Protecting Homebuyers’ Rights When Purchasing Off-The-Plan Property

Buying Off-The-Plan Residential Property From a Developer – Schedule G and Schedule H

According to the Housing Development Act 1966 (HDA) and the Housing Development Regulations 1989 (HDR), developers selling off-the-plan residential property are mandated to follow a standard Sales and Purchase Agreement (SPA). This is found in Schedule G for landed properties such as bungalows and terrace houses, and in Schedule H for stratified properties.

Vacant Possession

If you are buying a landed residential property or strata-titled property from a developer, then the SPA should contain clauses to protect your rights. These provisions, whether incorporated by the standard SPA template or in a bespoke SPA drafted by a lawyer, will include clauses governing the delivery of vacant possession (VP).

For landed homes with individual titles, the developer must deliver VP within 24 months while for strata-titled properties like apartments and condominiums, it should be delivered within 36 months.

If the developer fails to comply with the time frame stipulated in the SPA, the purchasers are entitled to claim liquidated ascertained damages through LAD clauses. However, the latest Federal Court ruling in GJH Avenue has ruled that LAD only covers the predicted losses suffered by the purchasers for every day that the building project overruns the vacant possession date agreed upon in the SPA. This does not cover actual supply of electricity and water to the property units.

Defect Liability Period

Whether it is a strata title or individual titles, home buyers are safeguarded through the standard Sale and Purchase Agreement (SPA) mandated by the Housing Development Act to ensure transparency and accountability with zero room for misinterpretation. If there is any dispute or issue, the Homebuyers Tribunal will rule over it.

The COVID-19 Act provides relief to housing developers as the period between 18 March and 31 August 2020 (“Prescribed Period”) is excluded from the calculation of the Defect Liability Period (DLP) that was stipulated in the Statutory SPAs. Hence, this means that the DLP will end earlier than anticipated.

However, it is important to note that this does not mean that the DLP will lapse for all existing purchasers as homebuyers are still contractually obligated to make claims of defects after the DLP has lapsed. It is therefore crucial that all purchasers make sure that the SPA they sign contains the substituted Schedule G and Schedule H which was provided by the amended HDR 1989.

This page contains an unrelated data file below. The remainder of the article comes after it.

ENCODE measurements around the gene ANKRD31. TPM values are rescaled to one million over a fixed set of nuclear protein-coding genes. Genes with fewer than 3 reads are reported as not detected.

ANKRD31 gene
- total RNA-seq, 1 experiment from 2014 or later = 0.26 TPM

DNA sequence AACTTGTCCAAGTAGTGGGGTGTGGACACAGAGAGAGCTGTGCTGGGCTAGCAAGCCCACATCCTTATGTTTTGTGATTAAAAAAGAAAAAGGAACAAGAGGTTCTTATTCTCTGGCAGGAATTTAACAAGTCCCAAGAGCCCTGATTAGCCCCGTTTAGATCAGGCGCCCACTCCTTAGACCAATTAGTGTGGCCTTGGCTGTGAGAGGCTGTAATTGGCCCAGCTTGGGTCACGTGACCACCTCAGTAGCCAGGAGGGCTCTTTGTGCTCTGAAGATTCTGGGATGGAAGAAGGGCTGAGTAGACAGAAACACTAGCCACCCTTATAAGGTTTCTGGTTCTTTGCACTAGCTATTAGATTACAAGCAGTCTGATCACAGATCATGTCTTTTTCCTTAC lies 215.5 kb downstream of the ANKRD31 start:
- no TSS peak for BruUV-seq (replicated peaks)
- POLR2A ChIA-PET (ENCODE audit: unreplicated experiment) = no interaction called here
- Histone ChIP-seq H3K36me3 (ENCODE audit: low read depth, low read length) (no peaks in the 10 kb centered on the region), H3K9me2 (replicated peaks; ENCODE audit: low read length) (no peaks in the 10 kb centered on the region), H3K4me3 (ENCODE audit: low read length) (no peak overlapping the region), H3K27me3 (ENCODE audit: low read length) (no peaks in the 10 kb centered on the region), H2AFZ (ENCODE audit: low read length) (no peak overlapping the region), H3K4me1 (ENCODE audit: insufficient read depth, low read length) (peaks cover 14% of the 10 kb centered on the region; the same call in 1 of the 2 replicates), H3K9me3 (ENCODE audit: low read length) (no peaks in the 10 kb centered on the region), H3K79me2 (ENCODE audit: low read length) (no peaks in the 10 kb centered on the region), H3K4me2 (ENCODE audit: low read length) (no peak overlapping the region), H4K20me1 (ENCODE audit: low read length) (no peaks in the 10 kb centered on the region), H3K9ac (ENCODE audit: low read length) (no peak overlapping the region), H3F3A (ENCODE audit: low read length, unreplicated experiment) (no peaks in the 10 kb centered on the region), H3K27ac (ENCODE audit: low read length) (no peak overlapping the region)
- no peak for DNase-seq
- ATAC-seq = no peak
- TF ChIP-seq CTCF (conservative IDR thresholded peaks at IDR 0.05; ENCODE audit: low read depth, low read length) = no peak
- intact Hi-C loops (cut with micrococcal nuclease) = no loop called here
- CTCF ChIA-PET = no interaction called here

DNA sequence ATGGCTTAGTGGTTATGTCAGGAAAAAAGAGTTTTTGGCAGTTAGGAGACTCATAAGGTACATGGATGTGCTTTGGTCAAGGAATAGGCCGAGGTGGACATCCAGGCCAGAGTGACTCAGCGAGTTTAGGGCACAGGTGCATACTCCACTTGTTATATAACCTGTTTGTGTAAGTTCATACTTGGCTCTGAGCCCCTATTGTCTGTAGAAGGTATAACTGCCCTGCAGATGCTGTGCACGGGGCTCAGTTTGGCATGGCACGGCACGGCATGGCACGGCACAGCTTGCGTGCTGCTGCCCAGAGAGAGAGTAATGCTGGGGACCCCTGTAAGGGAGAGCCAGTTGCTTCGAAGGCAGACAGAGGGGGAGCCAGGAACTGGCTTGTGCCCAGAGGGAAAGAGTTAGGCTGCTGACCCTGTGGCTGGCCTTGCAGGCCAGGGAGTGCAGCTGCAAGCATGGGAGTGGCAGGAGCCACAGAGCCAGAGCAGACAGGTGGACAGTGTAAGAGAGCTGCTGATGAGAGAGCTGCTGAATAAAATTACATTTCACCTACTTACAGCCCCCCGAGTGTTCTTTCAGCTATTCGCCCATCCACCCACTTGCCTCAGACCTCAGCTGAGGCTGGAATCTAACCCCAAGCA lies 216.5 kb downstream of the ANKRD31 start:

Late Delivery Interest

There are 2 systems for selling and purchasing houses. One is the sell-then-build (STB) system, where you buy a plot of land AND a building. The other is the partial BTS model, where you buy a building only. This is a safer model for home buyers as the developer can only collect money from them while the building is still under construction.

Under Schedule G of the HDA, the developer has to deliver vacant possession within 24 months from the date of the SPA. If they do not, the developer must pay late delivery interest to the homebuyers for every day that is exceeded. This is a great protection for the homebuyers as it will motivate the developers to complete their projects on time. The Court of Appeal in GJH Avenue Sdn Bhd v Tribunal Tuntutan Pembeli Rumah & 2 Ors [2019] 1 LNS 1184 resolved the controversy over the meaning of this clause. The court held that the phrase “within 24 calendar months from the date of this Agreement” means the date of the SPA, not the date of the booking fee.


Developers are required to obtain fidelity bonds from reputable surety companies for all employees who might have access to funds related to the project. In addition, Developer agrees to indemnify and save Crescent Member harmless from and against any losses suffered by the latter due to any fraud, dishonesty or other wrongful acts committed by the former or any of its servants, agents or subcontractors.

Schedule G SPA applies to landed residential properties and H SPA is used for high-rise properties such as condominiums, apartments or flats. Homebuyers are protected by these standard agreements as they provide an avenue for them to file claims against developers if the development is not completed within stipulated time frames.

As such, it is important for home buyers to check whether the SPA they sign contains the relevant terms. If not, it may be wise to engage a lawyer to review the contract. If they are not happy with the building quality or late delivery, homebuyers can file complaints with the Controller of Housing’s Tribunal for Homebuyers Claims.

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